Not many college students get the opportunity to listen to a hearing about a bill at the Colorado State Capitol. Not many college students want to listen to a hearing about a bill at the State Capitol. Students have little to no interest in politics for the most part, even in their own community or state. That may be, in part, because politics is a difficult topic to discuss if you know nothing about it. It is not something that can easily be taught and understood. You have to get more involved in the field of politics, in some way, to have a better understanding.
I’ve started out small, interning with Colorado Common Cause to help get a sense of politics in the state I have lived in all of my life. The barrage of new language and information can be overwhelming at first, but you get used to it once you continue to see the same words over and over again. It just takes practice. Most of my work at CCC so far has been at a state level, and that’s led me to become more interested and concerned about the condition of my state. Though reading political news articles is helpful, it’s a whole new experience attending committee hearings for bills.
I recently had the opportunity to attend some hearings at the State Capitol. If I thought reading articles with specific political jargon was overwhelming, these experiences went above and beyond that feeling.
Two whistleblower bills, Senate Bill 16-056 and House Bill 16-1078, were scheduled for hearings at the same time in two different places. I initially chose to attend the Senate hearing taking place at the Legislative Service Building located nearby the State Capitol by Grant and 14th Street in Denver. I didn’t know what to expect when I entered the hearing room. Rows of chairs took up a majority of the space with a small rectangular table near the front, with a couple microphones and a semicircular table with several microphones in front of that. The rectangular table was where the lawmaker sponsoring the bill sat, along with the witnesses who came to voice their perspectives on the negatives or positives for the bill. Witnesses included community residents or representatives for organizations. The lawmakers at the semicircular table at the front were given the opportunity to ask the sponsors and witnesses questions, but no one in this room did.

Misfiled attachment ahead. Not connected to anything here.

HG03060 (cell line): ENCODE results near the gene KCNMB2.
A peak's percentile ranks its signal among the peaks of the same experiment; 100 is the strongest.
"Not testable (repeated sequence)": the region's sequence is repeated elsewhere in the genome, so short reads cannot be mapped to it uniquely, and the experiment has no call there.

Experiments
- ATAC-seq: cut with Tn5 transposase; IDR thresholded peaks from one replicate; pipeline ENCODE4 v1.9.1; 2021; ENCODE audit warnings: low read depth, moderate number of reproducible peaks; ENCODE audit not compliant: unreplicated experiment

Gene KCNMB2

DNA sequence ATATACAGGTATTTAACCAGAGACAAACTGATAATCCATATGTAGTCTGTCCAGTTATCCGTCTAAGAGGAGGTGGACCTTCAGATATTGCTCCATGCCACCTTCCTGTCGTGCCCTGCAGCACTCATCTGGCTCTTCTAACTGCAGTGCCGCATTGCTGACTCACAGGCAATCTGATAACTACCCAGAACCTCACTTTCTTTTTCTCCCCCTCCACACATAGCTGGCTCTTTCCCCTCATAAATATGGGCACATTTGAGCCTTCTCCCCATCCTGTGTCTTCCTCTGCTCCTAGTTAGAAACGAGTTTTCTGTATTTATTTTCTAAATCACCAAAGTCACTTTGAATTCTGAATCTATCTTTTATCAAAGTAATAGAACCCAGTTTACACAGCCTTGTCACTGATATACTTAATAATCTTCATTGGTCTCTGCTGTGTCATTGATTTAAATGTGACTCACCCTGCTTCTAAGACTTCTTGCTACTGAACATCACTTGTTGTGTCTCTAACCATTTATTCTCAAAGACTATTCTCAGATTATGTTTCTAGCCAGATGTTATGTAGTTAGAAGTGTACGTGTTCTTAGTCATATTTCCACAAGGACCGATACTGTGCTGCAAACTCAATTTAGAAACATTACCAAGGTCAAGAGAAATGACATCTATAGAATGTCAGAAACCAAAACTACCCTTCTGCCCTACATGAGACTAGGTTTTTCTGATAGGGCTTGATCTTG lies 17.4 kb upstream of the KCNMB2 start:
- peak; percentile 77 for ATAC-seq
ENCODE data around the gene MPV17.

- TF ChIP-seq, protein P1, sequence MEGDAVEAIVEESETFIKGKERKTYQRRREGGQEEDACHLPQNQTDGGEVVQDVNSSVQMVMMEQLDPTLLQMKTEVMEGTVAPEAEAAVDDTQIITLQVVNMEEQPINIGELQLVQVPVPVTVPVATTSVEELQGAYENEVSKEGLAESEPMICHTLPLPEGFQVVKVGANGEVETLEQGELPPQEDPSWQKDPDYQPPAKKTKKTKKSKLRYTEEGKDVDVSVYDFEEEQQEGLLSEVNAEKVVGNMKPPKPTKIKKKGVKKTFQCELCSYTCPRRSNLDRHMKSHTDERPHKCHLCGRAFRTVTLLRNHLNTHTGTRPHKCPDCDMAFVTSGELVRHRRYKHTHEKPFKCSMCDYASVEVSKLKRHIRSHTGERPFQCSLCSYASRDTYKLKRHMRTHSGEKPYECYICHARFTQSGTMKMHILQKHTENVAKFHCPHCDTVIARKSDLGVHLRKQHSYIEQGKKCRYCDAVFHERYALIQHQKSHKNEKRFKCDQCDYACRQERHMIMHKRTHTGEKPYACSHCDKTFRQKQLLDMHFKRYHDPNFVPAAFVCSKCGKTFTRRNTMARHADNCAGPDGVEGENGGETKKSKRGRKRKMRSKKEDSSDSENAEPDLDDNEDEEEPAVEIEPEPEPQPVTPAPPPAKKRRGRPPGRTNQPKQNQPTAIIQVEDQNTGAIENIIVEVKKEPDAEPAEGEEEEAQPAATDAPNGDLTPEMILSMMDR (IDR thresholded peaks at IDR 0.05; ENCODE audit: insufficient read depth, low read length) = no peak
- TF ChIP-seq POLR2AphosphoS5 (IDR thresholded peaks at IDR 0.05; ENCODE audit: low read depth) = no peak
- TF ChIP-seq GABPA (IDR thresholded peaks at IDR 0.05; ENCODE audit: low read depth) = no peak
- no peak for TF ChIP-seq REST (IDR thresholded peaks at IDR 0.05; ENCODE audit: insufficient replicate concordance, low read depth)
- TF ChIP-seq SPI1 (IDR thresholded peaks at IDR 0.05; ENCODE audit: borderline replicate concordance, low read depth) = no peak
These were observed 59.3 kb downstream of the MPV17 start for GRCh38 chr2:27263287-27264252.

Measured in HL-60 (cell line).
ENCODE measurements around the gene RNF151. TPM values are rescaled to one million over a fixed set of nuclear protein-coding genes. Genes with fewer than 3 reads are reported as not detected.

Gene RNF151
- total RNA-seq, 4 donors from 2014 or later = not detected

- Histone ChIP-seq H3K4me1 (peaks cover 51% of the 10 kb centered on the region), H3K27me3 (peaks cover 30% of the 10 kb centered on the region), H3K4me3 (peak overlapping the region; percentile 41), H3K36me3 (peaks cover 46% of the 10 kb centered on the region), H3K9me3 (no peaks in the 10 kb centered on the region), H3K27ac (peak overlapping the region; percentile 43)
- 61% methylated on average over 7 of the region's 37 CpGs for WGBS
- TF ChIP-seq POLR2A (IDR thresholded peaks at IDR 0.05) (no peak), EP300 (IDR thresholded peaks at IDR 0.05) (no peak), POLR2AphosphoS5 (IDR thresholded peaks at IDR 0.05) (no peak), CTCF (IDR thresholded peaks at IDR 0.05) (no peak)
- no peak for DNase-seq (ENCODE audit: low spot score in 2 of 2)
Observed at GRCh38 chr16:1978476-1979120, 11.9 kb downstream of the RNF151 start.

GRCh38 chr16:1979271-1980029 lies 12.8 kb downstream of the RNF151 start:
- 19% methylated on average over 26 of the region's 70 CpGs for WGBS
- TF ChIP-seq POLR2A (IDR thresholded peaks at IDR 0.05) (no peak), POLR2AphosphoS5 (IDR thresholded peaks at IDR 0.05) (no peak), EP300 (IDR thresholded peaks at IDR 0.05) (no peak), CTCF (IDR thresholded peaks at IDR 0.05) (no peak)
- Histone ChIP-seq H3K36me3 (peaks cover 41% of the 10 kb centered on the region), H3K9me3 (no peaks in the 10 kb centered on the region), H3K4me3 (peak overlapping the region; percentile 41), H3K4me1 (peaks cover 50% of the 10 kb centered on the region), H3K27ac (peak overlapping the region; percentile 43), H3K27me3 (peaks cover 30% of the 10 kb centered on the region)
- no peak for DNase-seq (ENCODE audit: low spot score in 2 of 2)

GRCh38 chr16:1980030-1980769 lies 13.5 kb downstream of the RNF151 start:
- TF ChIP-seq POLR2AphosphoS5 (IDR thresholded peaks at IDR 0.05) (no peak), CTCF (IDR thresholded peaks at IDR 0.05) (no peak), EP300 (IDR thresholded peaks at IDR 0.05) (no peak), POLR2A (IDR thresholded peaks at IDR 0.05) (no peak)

I learned five minutes before the hearing began that the bill I needed to hear about was moved to a later date. Being brand new to the process I didn’t know what the etiquette was, and I thought the formal setting meant I would be unable to leave the room to go to the other hearing. But, I watched as the doors to the room opened and closed numerous times causing a lot of noise. Seeing that other people could come and go as they pleased, I made the decision to get up and head towards the other bill hearing in the State Capitol across the street.